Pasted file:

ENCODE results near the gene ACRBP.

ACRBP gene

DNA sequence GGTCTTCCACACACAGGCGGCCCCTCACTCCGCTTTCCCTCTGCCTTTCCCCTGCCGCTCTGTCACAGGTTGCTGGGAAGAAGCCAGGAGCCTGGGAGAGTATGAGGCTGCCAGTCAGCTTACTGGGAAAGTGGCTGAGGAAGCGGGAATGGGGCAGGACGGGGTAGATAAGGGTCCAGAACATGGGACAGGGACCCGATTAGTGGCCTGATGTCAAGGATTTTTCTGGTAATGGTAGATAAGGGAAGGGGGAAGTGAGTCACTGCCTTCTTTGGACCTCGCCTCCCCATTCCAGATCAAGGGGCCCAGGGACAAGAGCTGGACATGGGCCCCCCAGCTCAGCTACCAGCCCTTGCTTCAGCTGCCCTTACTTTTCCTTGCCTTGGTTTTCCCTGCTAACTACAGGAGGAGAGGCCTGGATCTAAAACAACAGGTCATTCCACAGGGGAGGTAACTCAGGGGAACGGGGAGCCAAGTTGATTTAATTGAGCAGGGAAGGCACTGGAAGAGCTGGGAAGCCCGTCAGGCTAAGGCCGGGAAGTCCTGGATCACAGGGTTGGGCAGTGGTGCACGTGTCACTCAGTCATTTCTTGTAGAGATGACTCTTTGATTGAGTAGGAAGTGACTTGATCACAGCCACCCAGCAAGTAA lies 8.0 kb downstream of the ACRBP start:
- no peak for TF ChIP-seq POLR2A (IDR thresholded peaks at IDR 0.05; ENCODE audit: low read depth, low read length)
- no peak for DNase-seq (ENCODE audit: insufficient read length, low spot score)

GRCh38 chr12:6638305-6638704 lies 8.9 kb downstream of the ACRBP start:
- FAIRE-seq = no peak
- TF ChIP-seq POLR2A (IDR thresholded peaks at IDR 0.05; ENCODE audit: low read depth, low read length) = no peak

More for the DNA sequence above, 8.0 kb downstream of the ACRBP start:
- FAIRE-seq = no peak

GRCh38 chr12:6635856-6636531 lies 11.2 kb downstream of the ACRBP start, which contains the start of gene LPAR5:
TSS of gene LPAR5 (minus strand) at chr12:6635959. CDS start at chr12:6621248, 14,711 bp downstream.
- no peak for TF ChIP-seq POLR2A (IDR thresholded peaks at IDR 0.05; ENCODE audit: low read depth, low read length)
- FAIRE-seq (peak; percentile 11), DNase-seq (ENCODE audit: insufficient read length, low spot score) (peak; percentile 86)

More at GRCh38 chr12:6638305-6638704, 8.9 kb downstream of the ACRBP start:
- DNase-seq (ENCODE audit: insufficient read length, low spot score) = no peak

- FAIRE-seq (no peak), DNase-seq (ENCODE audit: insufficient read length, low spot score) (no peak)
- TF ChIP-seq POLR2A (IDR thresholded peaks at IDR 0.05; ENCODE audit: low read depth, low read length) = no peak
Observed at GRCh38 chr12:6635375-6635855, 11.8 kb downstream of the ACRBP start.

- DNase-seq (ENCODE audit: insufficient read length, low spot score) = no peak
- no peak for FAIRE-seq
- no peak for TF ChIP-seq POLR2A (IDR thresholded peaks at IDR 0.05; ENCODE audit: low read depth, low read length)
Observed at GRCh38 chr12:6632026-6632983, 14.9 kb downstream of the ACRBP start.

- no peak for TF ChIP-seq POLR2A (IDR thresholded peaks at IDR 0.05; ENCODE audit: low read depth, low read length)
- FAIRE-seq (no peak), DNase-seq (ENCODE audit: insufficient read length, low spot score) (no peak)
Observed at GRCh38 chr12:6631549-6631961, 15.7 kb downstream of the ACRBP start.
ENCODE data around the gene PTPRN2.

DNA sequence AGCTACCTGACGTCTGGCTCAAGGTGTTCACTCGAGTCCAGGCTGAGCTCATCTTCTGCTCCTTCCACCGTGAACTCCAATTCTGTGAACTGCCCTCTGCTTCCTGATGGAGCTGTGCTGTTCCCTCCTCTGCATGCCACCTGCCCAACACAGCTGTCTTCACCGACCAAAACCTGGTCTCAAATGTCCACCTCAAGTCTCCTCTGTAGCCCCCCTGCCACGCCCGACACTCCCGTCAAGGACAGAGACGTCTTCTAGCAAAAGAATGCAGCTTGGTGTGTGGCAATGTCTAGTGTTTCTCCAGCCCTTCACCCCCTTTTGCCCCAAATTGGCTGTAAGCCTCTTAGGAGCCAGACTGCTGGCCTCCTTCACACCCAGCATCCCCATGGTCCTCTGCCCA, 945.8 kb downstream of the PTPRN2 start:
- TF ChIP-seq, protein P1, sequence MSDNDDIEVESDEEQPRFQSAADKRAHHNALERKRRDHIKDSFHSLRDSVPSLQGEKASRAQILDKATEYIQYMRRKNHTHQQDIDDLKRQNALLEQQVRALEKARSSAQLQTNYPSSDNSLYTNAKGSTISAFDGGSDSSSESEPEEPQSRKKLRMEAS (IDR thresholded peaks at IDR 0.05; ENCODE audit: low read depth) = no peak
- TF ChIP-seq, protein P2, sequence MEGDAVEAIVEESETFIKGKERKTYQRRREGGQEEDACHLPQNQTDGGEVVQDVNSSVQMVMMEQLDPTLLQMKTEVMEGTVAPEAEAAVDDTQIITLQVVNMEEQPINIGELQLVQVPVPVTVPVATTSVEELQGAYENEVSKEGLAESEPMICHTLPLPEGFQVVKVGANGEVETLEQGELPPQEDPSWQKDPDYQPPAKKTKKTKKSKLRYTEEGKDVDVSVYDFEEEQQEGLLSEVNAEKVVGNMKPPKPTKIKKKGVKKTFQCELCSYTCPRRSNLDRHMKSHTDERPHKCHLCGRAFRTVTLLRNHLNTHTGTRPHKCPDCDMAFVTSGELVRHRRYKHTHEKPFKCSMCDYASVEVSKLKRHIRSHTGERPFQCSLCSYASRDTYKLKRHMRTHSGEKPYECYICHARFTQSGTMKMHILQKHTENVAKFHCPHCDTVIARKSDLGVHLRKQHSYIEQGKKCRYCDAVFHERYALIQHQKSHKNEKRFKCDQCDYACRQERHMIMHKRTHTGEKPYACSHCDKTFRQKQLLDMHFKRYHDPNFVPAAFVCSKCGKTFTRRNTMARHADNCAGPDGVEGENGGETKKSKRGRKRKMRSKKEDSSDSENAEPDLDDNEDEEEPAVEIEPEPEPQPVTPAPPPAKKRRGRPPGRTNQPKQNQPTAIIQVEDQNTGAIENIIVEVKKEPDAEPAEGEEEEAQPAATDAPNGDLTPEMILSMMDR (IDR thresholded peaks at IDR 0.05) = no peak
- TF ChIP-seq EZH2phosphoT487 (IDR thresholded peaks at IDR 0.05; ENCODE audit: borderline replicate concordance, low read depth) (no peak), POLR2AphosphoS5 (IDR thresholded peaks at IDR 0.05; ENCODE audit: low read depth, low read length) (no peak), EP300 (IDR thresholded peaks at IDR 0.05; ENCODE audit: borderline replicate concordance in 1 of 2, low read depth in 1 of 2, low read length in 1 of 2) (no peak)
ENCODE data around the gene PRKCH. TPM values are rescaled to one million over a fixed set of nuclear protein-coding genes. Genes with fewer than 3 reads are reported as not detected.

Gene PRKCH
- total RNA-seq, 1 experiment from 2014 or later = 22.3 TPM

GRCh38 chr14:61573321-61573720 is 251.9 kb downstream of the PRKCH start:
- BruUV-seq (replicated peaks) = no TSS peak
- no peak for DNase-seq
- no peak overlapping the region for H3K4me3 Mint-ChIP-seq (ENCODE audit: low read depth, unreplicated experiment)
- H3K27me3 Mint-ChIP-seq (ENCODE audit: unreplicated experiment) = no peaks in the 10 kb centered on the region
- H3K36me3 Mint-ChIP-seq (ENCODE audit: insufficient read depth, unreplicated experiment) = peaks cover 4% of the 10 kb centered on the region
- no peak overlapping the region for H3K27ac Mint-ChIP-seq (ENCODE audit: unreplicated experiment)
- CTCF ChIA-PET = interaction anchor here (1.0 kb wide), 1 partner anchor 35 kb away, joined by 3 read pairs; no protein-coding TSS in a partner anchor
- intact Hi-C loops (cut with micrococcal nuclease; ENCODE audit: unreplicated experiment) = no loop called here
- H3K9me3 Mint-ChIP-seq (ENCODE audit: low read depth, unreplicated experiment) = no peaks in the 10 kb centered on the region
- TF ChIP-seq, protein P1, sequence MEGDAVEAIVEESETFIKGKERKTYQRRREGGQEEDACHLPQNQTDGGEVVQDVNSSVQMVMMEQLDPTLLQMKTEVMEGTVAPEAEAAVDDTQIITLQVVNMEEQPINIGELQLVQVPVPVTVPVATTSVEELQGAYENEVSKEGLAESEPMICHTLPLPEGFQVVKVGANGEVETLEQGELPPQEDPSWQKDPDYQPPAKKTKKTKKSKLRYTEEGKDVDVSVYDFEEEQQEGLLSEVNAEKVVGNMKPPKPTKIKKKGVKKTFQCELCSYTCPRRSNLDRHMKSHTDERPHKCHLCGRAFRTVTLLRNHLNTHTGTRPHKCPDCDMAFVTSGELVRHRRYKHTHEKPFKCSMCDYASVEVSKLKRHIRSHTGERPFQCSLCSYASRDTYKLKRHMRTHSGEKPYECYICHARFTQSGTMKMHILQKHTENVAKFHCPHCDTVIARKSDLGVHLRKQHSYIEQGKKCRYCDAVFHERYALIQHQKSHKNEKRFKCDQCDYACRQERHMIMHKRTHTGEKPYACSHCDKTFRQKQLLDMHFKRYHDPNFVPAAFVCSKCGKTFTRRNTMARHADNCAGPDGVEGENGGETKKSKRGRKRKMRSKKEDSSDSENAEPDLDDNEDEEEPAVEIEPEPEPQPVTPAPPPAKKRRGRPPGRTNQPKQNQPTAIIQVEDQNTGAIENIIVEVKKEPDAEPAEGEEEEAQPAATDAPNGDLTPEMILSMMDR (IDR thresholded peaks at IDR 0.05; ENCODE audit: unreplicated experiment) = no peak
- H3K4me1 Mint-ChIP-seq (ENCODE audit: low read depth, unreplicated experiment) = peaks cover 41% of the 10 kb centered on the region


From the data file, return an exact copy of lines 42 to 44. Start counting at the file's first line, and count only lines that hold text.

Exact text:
- CTCF ChIA-PET = interaction anchor here (1.0 kb wide), 1 partner anchor 35 kb away, joined by 3 read pairs; no protein-coding TSS in a partner anchor
- intact Hi-C loops (cut with micrococcal nuclease; ENCODE audit: unreplicated experiment) = no loop called here
- H3K9me3 Mint-ChIP-seq (ENCODE audit: low read depth, unreplicated experiment) = no peaks in the 10 kb centered on the region